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Achieving Marine Conservation Through Biosphere Reserve Planning and Management

Journal Article


Abstract


  • Most marine ecosystems present priorities for conservation which are different from, but no less urgent than, those of terrestrial systems. These priorities relate to understanding and regulating human use and impact within the large scale, and the high but variable degree of connectivity of marine systems. The identification and preservation of remnant examples of marine ecosystems, otherwise destroyed by human activity, is generally less of an issue than it is for terrestrial conservation. As a consequence, the needs of marine conservation are not readily addressed by models developed for terrestrial ecosystems, which are based on excluding or severely limiting human access in managed areas. An exception is the philosophy of the Biosphere Reserve, developed as part of the UNESCO Man and the Biosphere Programme. This appears particularly appropriate to marine environments, as it focuses on managing human activities and impacts within the sustainable capacity of the ecosystem. © 1990, Foundation for Environmental Conservation. All rights reserved.

Publication Date


  • 1990

Citation


  • Kenchington, R. A., & Agardy, M. T. (1990). Achieving Marine Conservation Through Biosphere Reserve Planning and Management. Environmental Conservation, 17(1), 39-44. doi:10.1017/S0376892900017276

Scopus Eid


  • 2-s2.0-0025196386

Web Of Science Accession Number


Start Page


  • 39

End Page


  • 44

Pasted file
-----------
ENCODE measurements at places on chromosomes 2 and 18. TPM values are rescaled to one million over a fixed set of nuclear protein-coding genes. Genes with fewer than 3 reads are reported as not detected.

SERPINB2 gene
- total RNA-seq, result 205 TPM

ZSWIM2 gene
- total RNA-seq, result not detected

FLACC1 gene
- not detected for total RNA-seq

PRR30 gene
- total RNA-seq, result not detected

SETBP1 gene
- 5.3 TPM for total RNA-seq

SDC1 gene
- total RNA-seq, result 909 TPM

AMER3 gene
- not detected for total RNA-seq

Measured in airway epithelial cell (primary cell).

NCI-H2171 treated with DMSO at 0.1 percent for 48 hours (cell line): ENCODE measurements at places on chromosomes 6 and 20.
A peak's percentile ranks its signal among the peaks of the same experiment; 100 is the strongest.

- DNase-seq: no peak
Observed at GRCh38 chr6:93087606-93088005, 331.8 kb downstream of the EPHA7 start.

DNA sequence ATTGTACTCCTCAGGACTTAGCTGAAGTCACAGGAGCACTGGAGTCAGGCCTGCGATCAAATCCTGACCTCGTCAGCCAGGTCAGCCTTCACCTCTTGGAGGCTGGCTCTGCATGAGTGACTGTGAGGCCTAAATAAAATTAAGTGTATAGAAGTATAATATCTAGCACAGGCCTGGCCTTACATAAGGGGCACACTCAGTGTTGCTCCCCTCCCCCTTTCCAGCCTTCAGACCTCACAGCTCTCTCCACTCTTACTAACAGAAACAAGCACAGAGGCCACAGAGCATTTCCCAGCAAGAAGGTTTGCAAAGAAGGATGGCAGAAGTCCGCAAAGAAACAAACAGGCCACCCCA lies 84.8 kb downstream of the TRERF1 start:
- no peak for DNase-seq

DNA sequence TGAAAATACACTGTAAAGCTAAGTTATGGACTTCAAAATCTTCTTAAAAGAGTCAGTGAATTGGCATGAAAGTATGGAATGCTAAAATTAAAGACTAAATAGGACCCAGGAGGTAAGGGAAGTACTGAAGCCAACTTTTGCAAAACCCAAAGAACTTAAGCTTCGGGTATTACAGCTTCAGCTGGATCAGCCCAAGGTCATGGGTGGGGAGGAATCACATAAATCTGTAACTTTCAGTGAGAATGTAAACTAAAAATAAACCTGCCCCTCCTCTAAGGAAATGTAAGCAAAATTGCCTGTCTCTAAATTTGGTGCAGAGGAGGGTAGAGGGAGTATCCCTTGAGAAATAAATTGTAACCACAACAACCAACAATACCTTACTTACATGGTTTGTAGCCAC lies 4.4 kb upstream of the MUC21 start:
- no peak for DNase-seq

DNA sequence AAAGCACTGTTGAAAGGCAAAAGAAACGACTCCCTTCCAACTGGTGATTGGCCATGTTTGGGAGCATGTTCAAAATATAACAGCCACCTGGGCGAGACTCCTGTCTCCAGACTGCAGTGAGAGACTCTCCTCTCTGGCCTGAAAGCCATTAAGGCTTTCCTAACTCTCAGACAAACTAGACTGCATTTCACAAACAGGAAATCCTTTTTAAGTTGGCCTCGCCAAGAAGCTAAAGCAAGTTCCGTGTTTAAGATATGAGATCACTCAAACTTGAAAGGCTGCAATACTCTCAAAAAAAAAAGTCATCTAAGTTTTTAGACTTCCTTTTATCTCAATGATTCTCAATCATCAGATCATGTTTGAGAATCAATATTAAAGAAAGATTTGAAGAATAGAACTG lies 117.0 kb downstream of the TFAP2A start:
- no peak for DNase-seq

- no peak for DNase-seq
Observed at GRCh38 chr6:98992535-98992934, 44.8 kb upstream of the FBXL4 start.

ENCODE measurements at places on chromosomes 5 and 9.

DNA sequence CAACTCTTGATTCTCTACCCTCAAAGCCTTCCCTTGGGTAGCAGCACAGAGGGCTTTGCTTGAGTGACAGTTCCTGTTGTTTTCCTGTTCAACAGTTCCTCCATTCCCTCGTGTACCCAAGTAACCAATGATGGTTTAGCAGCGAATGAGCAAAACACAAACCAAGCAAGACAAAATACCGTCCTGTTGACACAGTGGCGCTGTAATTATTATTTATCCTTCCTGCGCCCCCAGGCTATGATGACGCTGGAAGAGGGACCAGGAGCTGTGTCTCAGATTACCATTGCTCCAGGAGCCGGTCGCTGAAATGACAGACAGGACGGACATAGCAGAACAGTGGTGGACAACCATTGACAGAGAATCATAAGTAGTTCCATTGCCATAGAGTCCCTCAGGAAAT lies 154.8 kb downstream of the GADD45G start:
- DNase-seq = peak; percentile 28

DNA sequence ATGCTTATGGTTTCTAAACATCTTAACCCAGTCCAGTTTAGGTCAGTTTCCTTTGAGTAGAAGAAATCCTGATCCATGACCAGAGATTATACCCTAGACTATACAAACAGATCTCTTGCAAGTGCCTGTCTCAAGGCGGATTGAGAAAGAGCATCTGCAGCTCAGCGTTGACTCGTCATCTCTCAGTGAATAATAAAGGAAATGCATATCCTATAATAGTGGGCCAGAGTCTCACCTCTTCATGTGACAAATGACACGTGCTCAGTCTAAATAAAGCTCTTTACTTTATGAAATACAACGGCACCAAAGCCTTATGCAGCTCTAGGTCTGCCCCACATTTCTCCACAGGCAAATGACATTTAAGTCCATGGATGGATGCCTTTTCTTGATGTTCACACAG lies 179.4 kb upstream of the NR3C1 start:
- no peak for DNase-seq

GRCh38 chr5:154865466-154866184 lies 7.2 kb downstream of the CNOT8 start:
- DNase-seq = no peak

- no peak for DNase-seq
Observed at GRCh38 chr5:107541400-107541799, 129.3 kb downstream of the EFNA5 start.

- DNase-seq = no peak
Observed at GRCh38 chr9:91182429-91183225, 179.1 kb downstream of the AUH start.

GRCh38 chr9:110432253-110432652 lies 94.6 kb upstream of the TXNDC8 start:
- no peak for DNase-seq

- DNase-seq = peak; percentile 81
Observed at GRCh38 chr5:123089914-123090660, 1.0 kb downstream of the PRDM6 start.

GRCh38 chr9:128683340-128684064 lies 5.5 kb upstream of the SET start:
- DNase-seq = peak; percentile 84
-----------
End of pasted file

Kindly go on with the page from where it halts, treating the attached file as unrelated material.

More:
Volume


  • 17

Issue


  • 1

Abstract


  • Most marine ecosystems present priorities for conservation which are different from, but no less urgent than, those of terrestrial systems. These priorities relate to understanding and regulating human use and impact within the large scale, and the high but variable degree of connectivity of marine systems. The identification and preservation of remnant examples of marine ecosystems, otherwise destroyed by human activity, is generally less of an issue than it is for terrestrial conservation. As a consequence, the needs of marine conservation are not readily addressed by models developed for terrestrial ecosystems, which are based on excluding or severely limiting human access in managed areas. An exception is the philosophy of the Biosphere Reserve, developed as part of the UNESCO Man and the Biosphere Programme. This appears particularly appropriate to marine environments, as it focuses on managing human activities and impacts within the sustainable capacity of the ecosystem. © 1990, Foundation for Environmental Conservation. All rights reserved.

Publication Date


  • 1990

Citation


  • Kenchington, R. A., & Agardy, M. T. (1990). Achieving Marine Conservation Through Biosphere Reserve Planning and Management. Environmental Conservation, 17(1), 39-44. doi:10.1017/S0376892900017276

Scopus Eid


  • 2-s2.0-0025196386

Web Of Science Accession Number


Start Page


  • 39

End Page


  • 44

Volume


  • 17

Issue


  • 1